Name: Gilbert Proesch
DOB: 17 September 1943
Place of Birth: San Martin de Tor, Italy
Name: George Passmore
DOB: 8 January 1942
Place of Birth: Plymouth, United Kingdom
Gilbert and George, you’ve made your own likenesses an integral part of your work. Did you ever worry that you would look like egocentric maniacs?
Gilbert: It was an amazing adventure in the beginning. We had to find our way through this jungle because what we did was totally unknown: this whole idea of making ourselves the center of our art and trying to leave something behind that was totally unusual.
George: In fact, when most people see our pictures they think the images are talking about themselves rather than us. They see their own lives in relation to the pictures.
Gilbert: And that’s what we like because we like art that asks questions, that provokes questions. That’s what is important for us. We don’t want to do art that everybody comes and says, “Oh, wonderful,” and then they go out and forget it forever.
Would you say the art world has accepted you by now?
George: No, no we are not accepted! We have a huge following in the general public, but in the media and within the profession there is always a slight problem.
Gilbert: Even in England.
George: And all over.
What could be the reason for that?
Gilbert: Because I think our art is sometimes pressing the wrong buttons. It’s maybe too much sex or too much against religion or too much against what someone might call nationalism…
George: Or maybe not enough sex! (Laughs)
A lot of unknown artists say that art can stand on its own and doesn't need an audience. Would you agree or are these merely the justifications of the unsuccessful?
Gilbert: We don’t believe that. We don’t do art for the few. We need the feedback from the audience.
George: We only believe in art for all. We believe that the artist should use a language that can reach people in any part of the world.
Do you believe that a true artist has to be poor?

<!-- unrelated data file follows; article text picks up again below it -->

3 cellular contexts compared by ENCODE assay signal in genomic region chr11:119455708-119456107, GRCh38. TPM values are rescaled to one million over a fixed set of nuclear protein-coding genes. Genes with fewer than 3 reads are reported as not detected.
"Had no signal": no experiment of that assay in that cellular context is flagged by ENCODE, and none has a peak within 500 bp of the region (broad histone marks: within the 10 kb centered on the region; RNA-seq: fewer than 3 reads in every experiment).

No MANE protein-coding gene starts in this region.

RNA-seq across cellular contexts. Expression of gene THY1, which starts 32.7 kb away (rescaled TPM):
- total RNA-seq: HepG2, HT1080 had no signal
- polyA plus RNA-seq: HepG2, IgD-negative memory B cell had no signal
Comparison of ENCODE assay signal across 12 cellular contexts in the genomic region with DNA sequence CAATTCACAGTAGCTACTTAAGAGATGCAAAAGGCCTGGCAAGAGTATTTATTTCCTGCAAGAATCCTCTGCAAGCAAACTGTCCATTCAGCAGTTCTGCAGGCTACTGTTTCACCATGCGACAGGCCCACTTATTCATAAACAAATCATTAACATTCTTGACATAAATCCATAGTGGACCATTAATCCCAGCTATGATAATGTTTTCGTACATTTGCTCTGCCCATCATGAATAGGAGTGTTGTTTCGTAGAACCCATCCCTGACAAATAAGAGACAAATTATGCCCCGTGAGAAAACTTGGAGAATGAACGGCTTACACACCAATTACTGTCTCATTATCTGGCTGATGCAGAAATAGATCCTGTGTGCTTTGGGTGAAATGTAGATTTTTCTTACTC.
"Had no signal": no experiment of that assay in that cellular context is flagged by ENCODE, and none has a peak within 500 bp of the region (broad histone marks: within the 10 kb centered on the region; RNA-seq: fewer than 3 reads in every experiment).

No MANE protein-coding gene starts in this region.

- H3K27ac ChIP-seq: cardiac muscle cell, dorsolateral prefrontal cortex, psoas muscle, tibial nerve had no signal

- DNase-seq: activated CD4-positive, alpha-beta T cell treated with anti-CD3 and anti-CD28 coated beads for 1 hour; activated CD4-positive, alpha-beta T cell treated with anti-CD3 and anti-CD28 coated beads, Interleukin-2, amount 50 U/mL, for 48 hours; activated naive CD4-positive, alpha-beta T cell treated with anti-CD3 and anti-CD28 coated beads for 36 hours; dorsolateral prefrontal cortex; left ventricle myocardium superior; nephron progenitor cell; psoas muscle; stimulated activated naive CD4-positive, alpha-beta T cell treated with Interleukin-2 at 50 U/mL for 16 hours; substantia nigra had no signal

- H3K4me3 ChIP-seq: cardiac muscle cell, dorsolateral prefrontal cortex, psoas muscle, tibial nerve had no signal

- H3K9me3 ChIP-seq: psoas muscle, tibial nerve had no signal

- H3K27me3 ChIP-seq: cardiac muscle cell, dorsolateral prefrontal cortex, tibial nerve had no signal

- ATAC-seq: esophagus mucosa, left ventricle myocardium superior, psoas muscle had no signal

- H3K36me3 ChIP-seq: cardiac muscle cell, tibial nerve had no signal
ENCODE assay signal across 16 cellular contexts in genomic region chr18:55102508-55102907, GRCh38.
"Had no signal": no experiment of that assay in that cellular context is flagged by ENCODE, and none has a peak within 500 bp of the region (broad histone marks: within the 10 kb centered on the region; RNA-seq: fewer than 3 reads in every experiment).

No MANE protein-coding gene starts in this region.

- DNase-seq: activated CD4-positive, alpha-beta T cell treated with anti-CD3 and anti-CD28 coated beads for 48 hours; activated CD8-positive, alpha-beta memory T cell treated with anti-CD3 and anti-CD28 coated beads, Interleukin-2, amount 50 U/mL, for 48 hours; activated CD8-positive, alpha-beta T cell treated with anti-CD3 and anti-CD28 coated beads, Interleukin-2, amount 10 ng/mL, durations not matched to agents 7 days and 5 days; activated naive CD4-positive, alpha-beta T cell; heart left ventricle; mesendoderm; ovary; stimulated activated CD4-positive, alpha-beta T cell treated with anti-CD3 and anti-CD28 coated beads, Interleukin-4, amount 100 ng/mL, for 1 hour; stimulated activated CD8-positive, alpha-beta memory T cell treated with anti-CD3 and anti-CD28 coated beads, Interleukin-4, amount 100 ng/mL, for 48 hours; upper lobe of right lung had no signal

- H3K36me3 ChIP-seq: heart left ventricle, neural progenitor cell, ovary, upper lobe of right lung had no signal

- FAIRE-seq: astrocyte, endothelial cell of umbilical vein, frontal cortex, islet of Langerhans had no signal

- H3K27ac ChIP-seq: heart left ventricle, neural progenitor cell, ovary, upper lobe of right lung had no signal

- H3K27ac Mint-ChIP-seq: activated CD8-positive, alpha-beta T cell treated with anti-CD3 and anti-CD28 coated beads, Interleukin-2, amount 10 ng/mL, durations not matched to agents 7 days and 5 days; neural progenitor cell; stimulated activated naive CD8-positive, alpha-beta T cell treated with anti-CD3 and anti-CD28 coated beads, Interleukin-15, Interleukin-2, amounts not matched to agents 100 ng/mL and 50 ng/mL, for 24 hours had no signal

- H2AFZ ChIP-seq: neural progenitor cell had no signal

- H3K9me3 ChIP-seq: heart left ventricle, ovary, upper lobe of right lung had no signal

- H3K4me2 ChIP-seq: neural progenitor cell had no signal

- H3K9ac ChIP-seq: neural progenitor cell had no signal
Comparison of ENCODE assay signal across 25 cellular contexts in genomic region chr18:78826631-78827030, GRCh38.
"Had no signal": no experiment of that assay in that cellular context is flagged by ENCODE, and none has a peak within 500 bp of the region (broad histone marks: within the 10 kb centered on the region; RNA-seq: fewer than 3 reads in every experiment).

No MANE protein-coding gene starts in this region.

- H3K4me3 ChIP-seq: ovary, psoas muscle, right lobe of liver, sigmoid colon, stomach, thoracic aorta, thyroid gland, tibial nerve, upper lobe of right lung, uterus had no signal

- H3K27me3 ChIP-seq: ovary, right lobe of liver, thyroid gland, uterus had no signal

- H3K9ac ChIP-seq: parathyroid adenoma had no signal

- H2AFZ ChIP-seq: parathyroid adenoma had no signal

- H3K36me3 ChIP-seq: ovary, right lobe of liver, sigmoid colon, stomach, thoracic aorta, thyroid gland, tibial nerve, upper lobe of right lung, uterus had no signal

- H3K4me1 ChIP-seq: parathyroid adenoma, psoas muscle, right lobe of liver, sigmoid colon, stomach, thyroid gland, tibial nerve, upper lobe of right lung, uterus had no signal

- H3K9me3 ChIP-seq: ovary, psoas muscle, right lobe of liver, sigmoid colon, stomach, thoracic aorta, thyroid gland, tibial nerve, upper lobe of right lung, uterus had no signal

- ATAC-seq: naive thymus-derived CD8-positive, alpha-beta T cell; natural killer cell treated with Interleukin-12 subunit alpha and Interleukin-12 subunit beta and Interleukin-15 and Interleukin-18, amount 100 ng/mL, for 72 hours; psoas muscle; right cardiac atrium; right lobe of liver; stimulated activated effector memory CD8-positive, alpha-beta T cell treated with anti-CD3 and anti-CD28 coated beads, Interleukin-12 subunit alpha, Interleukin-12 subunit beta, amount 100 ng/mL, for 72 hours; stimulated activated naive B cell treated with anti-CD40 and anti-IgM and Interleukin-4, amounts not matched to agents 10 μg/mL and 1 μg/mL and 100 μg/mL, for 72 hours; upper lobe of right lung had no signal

Gilbert: We are still poor.
You probably are not.
Gilbert: We are, very. It’s simple, we only pay ourselves a salary. We have a company and we have a salary where we get very little money, only like forty thousand pounds a year.
And the rest you invest into your art?
Gilbert: The rest we spend making shows. We never have anything left over. We did big shows in China and we paid for it; we did big shows in Russia and we paid for it. We also did a big catalogue that we subsidized for 300 thousand pounds.
So would you say that this freedom from materialism is a conscious personal decision in order to remain flexible?
Gilbert: I mean, why do we need money? We don’t have babies, we don’t have bicycles, we don’t have a car, and we don’t have a mobile phone.
George: We don’t have a holiday house, we don’t have a yacht – we don’t have anything. We need very little for ourselves.
Do you have your own art in your own apartment?
George: No, we never did.
You have been putting images of yourself into your art works since the 70's. Has the digital revolution changed your process drastically? It must be a lot easier with a computer.
Gilbert: It always was done by hand and it still is done by hand. Even when you take a negative image – when you have a camera and you press a button – you don’t take a photograph, you take a negative; you take the reverse.
George: It is exactly the same; we are trying to eliminate the artistic hand from our work from the beginning. In art we use lenses to make our artwork even larger. And it seems that is exactly what the computer was designed for us to do.
So you have profited from the technical advancements after all.
Gilbert: It’s opening up new ways of expressing ourselves that we never would have had before. But in the end it’s very simple: everyone has a computer, but they are not doing what we are doing with it.
George: When we started working with computers it was like a continuation of the darkroom process, because the language is the same: levels, layers and things. Long before we had a computer, young people asked, “Which computer are you using?” before we were even using one. The young people get so excited about computers, but they’re not able to design one postcard that they can sell.
Do you see computers responsible for less interest in art, or rather a way we can now view and produce images even more?
George: You have to realize that in the 19th century everybody could sketch. Everyone could paint and it was completely normal. Every lady was able to sketch. And then in the 20th century every tourist from all over the world was able to take photographs, but it meant nothing. No one wants to see the photographs of a tourist.
Gilbert: Everybody is taking images with their mobile phones. They take it, they look at it, and that’s finished.
George: We are not doing that. We are doing something entirely different.
When you are not working on new projects, do you miss something?
Gilbert: But we always work. We make images all the time.
George: It’s always research, always continuing, nonstop.
Since you work so much together, how is your relationship? Is it ever difficult since you spend so much time together?
George: Why should it be difficult? Often journalists ask us if we argue or we fight. We think anyone that we know that argues or fights should be ashamed of themselves.
Gilbert: It’s very simple. After half an hour when George is not there, I feel like one of my legs is missing. (Laughs)